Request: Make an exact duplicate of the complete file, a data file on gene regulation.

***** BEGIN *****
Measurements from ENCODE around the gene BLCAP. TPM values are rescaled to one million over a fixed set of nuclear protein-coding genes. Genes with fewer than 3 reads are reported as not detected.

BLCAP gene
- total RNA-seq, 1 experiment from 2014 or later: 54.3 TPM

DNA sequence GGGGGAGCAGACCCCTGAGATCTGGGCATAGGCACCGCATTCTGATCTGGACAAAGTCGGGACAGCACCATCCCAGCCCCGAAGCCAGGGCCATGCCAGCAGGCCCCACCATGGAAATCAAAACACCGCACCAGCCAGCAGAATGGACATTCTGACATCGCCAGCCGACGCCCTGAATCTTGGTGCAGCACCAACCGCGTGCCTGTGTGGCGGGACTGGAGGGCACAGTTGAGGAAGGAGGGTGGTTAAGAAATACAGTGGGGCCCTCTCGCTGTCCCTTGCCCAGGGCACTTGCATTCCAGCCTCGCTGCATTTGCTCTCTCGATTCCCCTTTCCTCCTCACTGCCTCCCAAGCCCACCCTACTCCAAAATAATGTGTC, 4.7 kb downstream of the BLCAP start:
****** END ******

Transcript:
Measurements from ENCODE around the gene BLCAP. TPM values are rescaled to one million over a fixed set of nuclear protein-coding genes. Genes with fewer than 3 reads are reported as not detected.

BLCAP gene
- total RNA-seq, 1 experiment from 2014 or later: 54.3 TPM

DNA sequence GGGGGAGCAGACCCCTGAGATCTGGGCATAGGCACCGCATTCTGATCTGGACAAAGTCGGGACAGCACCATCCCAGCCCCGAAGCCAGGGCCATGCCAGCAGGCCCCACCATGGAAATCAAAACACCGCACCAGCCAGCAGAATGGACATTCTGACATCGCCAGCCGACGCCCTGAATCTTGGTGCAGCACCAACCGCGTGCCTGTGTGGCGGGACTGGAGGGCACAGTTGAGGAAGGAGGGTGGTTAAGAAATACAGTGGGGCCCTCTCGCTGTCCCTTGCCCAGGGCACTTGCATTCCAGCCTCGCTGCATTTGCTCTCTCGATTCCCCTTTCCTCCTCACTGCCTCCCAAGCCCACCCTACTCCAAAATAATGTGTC, 4.7 kb downstream of the BLCAP start: